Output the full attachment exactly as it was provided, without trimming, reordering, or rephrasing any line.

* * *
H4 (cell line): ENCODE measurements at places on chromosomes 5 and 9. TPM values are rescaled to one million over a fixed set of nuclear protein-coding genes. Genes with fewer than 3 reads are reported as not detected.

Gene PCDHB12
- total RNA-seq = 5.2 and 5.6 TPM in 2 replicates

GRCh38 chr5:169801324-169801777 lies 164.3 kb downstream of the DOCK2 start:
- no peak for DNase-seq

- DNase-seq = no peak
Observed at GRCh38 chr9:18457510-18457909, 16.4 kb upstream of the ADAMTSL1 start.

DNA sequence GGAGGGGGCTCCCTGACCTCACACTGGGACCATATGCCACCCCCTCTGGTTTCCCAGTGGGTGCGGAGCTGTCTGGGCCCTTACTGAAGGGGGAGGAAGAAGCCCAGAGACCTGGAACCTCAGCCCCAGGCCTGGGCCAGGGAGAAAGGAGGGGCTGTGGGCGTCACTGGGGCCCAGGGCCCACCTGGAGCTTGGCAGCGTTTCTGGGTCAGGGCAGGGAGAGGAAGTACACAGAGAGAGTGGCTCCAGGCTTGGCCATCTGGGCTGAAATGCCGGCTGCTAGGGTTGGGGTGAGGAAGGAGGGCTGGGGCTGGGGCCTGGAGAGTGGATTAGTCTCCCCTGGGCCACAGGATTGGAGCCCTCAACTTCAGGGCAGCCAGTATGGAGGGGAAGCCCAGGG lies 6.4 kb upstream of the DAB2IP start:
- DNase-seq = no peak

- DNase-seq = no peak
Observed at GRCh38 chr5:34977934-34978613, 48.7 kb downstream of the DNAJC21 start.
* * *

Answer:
H4 (cell line): ENCODE measurements at places on chromosomes 5 and 9. TPM values are rescaled to one million over a fixed set of nuclear protein-coding genes. Genes with fewer than 3 reads are reported as not detected.

Gene PCDHB12
- total RNA-seq = 5.2 and 5.6 TPM in 2 replicates

GRCh38 chr5:169801324-169801777 lies 164.3 kb downstream of the DOCK2 start:
- no peak for DNase-seq

- DNase-seq = no peak
Observed at GRCh38 chr9:18457510-18457909, 16.4 kb upstream of the ADAMTSL1 start.

DNA sequence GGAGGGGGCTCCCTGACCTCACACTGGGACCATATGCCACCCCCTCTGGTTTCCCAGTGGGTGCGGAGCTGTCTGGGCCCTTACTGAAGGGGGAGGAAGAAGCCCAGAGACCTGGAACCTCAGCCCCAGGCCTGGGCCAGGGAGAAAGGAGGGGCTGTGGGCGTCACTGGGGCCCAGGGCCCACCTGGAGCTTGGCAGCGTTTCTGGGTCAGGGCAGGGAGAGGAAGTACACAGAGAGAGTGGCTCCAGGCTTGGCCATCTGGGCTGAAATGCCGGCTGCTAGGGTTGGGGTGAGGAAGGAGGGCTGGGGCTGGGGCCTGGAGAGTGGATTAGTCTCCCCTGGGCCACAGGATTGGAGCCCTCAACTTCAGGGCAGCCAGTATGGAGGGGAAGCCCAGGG lies 6.4 kb upstream of the DAB2IP start:
- DNase-seq = no peak

- DNase-seq = no peak
Observed at GRCh38 chr5:34977934-34978613, 48.7 kb downstream of the DNAJC21 start.